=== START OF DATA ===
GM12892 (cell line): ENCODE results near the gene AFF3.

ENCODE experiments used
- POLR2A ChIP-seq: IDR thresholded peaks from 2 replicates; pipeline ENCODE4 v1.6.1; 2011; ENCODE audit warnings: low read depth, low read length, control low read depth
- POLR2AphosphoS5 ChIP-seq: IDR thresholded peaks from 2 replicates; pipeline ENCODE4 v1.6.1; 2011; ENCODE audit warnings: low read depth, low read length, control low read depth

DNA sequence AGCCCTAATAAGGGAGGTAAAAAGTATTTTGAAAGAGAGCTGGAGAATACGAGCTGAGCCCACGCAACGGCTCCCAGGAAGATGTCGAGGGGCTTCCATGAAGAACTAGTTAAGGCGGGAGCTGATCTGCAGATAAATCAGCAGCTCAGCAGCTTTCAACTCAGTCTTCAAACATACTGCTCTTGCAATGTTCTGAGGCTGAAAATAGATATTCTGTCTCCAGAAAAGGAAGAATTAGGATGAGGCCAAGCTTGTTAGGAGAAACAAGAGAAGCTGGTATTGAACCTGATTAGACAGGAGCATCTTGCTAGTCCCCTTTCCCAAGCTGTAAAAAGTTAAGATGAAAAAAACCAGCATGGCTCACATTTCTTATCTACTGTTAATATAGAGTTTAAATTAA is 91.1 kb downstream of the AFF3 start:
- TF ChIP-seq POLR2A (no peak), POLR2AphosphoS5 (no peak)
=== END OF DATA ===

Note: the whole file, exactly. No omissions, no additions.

GM12892 (cell line): ENCODE results near the gene AFF3.

ENCODE experiments used
- POLR2A ChIP-seq: IDR thresholded peaks from 2 replicates; pipeline ENCODE4 v1.6.1; 2011; ENCODE audit warnings: low read depth, low read length, control low read depth
- POLR2AphosphoS5 ChIP-seq: IDR thresholded peaks from 2 replicates; pipeline ENCODE4 v1.6.1; 2011; ENCODE audit warnings: low read depth, low read length, control low read depth

DNA sequence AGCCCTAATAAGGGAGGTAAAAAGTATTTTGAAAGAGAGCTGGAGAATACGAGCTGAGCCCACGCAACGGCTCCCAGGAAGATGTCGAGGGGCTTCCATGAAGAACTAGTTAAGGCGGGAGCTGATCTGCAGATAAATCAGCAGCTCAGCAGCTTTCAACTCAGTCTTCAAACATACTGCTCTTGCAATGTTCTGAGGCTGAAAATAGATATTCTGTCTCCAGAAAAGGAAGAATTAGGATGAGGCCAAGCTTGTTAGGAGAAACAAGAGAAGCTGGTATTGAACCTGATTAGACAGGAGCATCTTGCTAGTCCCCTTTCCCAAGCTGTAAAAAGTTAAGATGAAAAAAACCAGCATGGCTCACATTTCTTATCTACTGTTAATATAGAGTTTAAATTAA is 91.1 kb downstream of the AFF3 start:
- TF ChIP-seq POLR2A (no peak), POLR2AphosphoS5 (no peak)